Scientists are claiming some shocking information about our oceans. An ancient supercontinent disintegration is going hand in hand with the oceans that are flowing through the Earth’s mantle. What is happening is a process named deep water cycle. Water is slipping under Earth’s tectonic plates, and they come out later as underwater volcanoes and vents. The problem is that this in-depth water process is swallowing even more water than the one that it’s going under.
What Are the Scientists Estimations?
Scientists say that if the theory is correct, then three or four of the water from the oceans is locked under the Earth’s mantle. The findings are presented in the journal Geochemistry, Geophysics, and Geosystems by a team of geologists from Norway. The historical evidence of the sea levels is going alongside with the supercontinental cycles that happen at every 300 to 500 million years. Also, the sea levels fluctuation is by more than 200 m. But what is the cause of this drastic shift? Scientists believe that the change is happening because of the volume of the oceans, and this is causing the movement of the continents.
However, all the things that are happening right now are linked to the downfall of the Pangea supercontinent. The Pangea continent (Pangaea) was one of the large landmass 335 million years ago, and it broke into more individual continents around 175 million years ago. Looking more closely, the Pangea continent was a large piece through two eras, the Paleozoic and Mesozoic. When this rupture began, the deep water cycles have swallowed more than 130m from the world’s oceans. So the North Atlantic Ocean was born, with the North American Plate and the Eurasian Plate being separated.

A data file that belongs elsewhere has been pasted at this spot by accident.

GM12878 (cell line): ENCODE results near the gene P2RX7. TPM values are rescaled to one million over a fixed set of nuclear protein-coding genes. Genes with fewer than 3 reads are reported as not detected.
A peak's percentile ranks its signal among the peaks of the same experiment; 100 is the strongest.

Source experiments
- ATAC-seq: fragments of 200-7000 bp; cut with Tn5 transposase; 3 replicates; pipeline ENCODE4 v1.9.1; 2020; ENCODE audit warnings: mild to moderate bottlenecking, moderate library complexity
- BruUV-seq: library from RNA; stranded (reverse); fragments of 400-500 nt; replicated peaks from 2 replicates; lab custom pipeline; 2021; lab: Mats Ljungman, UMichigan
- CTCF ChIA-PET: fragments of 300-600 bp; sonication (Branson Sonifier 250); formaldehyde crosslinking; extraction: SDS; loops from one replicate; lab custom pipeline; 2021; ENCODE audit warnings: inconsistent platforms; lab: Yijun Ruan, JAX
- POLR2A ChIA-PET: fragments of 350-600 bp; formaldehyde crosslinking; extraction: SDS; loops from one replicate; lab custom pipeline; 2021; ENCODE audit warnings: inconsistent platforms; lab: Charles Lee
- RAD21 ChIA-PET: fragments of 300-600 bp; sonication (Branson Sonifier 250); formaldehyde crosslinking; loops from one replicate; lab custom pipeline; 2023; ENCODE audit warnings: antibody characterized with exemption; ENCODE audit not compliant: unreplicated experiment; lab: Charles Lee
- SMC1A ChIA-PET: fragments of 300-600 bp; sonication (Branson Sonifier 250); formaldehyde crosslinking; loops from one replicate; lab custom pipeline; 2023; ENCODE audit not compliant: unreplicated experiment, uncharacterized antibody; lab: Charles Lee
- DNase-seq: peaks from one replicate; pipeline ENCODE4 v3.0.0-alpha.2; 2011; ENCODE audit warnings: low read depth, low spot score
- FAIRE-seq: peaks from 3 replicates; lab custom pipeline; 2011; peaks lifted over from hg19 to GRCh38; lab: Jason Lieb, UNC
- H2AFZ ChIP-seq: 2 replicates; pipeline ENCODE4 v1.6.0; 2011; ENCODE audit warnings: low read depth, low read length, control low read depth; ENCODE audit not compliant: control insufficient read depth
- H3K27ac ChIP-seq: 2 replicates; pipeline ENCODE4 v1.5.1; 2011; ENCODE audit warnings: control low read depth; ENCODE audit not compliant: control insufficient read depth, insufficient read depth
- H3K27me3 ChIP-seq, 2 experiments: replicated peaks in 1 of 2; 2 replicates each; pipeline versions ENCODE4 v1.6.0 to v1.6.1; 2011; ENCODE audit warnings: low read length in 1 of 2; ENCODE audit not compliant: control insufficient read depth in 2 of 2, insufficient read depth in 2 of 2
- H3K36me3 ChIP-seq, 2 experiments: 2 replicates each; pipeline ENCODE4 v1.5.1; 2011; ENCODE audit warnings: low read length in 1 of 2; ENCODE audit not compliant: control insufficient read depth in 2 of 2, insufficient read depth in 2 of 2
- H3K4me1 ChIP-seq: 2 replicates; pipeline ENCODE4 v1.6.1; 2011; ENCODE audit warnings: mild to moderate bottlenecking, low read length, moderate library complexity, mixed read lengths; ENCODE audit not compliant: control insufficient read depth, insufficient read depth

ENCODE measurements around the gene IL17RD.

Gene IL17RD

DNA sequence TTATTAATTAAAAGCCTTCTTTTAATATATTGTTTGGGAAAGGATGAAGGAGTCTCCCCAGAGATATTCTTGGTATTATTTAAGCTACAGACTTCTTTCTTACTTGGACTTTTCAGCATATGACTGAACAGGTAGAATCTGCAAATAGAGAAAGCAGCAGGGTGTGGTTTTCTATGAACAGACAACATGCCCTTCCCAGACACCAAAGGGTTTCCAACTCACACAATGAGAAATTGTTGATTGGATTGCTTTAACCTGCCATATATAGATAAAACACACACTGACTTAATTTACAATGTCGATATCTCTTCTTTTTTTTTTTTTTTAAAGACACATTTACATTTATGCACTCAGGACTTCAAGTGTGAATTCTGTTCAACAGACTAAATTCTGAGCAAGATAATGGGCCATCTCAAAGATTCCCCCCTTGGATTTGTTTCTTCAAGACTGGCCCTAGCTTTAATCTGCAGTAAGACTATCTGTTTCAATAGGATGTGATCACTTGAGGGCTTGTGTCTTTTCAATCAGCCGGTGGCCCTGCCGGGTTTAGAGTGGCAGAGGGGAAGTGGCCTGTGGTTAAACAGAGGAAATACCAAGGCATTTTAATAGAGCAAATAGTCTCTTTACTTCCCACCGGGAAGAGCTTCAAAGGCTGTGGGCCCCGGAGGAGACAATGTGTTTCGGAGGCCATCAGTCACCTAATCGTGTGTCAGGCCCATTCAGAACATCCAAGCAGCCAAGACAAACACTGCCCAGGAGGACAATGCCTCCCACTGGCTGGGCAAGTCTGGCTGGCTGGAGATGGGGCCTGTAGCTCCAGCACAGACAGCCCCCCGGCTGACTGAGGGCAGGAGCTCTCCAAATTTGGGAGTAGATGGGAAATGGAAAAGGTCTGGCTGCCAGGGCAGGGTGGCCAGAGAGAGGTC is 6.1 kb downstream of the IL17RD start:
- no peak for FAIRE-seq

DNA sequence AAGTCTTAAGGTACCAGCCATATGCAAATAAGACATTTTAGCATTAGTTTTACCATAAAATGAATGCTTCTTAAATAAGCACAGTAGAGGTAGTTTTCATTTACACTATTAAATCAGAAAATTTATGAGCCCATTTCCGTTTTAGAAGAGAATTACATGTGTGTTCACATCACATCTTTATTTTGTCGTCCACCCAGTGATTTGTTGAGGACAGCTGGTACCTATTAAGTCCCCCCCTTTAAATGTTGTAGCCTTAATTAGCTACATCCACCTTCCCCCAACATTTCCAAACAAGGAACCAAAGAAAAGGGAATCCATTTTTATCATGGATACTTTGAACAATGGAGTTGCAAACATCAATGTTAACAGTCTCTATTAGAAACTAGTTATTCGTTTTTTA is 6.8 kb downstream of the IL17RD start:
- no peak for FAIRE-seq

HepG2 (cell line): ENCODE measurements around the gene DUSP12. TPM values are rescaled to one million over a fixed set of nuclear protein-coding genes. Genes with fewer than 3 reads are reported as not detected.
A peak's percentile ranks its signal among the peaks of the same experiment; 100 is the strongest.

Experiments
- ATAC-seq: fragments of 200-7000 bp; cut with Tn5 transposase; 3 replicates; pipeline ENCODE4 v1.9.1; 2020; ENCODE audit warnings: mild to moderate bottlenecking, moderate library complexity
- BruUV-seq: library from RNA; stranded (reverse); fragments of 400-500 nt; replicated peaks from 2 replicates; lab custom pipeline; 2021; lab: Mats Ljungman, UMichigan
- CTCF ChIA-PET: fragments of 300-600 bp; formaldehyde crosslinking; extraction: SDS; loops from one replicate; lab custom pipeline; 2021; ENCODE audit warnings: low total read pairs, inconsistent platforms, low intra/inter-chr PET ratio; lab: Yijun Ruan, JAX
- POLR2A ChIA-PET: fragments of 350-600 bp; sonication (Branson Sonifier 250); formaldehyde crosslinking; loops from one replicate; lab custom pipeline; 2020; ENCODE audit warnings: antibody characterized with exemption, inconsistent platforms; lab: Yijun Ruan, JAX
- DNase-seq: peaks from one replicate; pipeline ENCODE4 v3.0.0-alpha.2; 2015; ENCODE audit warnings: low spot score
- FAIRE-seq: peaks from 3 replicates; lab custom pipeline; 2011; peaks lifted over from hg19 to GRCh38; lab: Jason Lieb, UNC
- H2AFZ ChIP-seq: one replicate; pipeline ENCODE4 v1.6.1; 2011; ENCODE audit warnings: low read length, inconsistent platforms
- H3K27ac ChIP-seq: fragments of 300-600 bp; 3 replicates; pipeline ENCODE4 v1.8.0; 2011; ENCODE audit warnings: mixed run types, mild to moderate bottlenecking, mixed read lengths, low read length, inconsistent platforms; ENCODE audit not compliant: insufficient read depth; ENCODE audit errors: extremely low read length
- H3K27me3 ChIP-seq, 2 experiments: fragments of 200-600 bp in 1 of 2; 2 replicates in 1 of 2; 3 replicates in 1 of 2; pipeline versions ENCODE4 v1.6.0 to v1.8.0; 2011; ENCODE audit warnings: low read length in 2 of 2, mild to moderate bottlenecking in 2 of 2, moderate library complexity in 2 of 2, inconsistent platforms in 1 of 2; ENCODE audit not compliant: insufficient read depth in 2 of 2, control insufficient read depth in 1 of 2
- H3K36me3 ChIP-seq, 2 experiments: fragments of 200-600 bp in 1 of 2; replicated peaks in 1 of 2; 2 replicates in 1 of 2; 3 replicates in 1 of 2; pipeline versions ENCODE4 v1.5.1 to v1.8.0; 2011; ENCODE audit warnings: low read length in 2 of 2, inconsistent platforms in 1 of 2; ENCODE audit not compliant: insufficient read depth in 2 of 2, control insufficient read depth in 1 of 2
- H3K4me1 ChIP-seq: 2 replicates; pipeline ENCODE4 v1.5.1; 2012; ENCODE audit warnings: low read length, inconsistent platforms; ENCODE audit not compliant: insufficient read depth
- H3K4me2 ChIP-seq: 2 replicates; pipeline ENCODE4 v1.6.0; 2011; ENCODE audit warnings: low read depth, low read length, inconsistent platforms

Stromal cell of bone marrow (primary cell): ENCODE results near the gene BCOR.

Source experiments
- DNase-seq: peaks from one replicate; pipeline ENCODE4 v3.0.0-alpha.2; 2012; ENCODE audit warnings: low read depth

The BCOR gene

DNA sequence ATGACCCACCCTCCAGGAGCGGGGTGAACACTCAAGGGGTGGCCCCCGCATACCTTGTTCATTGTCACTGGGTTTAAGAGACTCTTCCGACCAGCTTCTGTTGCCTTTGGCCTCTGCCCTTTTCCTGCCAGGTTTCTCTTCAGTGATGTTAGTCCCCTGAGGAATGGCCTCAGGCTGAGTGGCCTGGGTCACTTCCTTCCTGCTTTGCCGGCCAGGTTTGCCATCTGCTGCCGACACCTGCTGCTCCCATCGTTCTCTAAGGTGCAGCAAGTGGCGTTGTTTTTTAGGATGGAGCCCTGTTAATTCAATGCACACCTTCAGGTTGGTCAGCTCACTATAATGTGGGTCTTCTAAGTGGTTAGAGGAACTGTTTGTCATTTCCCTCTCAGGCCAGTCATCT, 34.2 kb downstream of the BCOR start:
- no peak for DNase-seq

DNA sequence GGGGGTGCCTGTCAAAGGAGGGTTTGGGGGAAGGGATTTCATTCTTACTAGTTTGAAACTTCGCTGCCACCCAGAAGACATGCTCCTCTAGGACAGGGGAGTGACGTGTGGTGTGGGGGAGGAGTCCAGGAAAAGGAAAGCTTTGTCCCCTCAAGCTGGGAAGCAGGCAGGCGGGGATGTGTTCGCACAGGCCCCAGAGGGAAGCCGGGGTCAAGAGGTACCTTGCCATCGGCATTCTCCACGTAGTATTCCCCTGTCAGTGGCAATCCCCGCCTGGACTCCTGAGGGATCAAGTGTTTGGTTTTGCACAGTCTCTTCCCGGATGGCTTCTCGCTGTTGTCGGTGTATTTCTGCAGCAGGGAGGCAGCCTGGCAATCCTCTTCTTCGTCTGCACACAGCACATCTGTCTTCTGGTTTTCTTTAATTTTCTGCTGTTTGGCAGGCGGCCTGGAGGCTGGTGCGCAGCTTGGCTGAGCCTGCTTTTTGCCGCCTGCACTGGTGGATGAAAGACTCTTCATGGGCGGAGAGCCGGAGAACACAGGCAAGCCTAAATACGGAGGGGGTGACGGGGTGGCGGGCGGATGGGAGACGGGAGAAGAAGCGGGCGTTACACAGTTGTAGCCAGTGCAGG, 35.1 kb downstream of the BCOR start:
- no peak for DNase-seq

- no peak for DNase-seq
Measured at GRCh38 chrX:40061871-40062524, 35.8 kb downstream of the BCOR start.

Drawing to a close, all this rapid event forced rapid subduction of water into the Earth’s mantle somewhere around 230 million years ago. Even so, the warming of the oceans and the melting of the icebergs are still making the water level to rise. If the deep water cycle is changing the sea levels, at the same time, climate change is doing the same with the sea levels.
Brad is a former Senior Fellow at the Schuster Institute for Investigative Journalism at Brandeis University, is an award-winning travel, culture, and parenting writer. His writing has appeared in many of the Canada’s most respected and credible publications, including the Toronto Star, CBC News and on the cover of Smithsonian Magazine. A meticulous researcher who’s not afraid to be controversial, he is nationally known as a journalist who opens people’s eyes to the realities behind accepted practices in the care of children. Brad is a contributing journalist to Advocator.ca